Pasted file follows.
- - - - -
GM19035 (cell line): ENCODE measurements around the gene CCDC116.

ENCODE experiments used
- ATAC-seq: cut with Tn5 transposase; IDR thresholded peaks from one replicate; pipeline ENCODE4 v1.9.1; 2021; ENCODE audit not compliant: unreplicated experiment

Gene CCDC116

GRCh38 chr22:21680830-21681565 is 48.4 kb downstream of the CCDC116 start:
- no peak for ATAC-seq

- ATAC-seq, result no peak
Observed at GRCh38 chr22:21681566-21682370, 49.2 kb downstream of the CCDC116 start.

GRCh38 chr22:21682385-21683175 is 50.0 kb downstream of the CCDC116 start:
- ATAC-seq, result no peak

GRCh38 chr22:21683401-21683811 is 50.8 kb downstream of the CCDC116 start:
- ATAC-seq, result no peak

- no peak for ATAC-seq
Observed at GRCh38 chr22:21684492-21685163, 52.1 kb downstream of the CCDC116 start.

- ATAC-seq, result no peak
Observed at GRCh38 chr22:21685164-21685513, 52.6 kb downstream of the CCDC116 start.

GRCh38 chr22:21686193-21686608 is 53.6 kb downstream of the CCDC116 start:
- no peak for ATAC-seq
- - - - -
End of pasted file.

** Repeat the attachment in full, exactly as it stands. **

GM19035 (cell line): ENCODE measurements around the gene CCDC116.

ENCODE experiments used
- ATAC-seq: cut with Tn5 transposase; IDR thresholded peaks from one replicate; pipeline ENCODE4 v1.9.1; 2021; ENCODE audit not compliant: unreplicated experiment

Gene CCDC116

GRCh38 chr22:21680830-21681565 is 48.4 kb downstream of the CCDC116 start:
- no peak for ATAC-seq

- ATAC-seq, result no peak
Observed at GRCh38 chr22:21681566-21682370, 49.2 kb downstream of the CCDC116 start.

GRCh38 chr22:21682385-21683175 is 50.0 kb downstream of the CCDC116 start:
- ATAC-seq, result no peak

GRCh38 chr22:21683401-21683811 is 50.8 kb downstream of the CCDC116 start:
- ATAC-seq, result no peak

- no peak for ATAC-seq
Observed at GRCh38 chr22:21684492-21685163, 52.1 kb downstream of the CCDC116 start.

- ATAC-seq, result no peak
Observed at GRCh38 chr22:21685164-21685513, 52.6 kb downstream of the CCDC116 start.

GRCh38 chr22:21686193-21686608 is 53.6 kb downstream of the CCDC116 start:
- no peak for ATAC-seq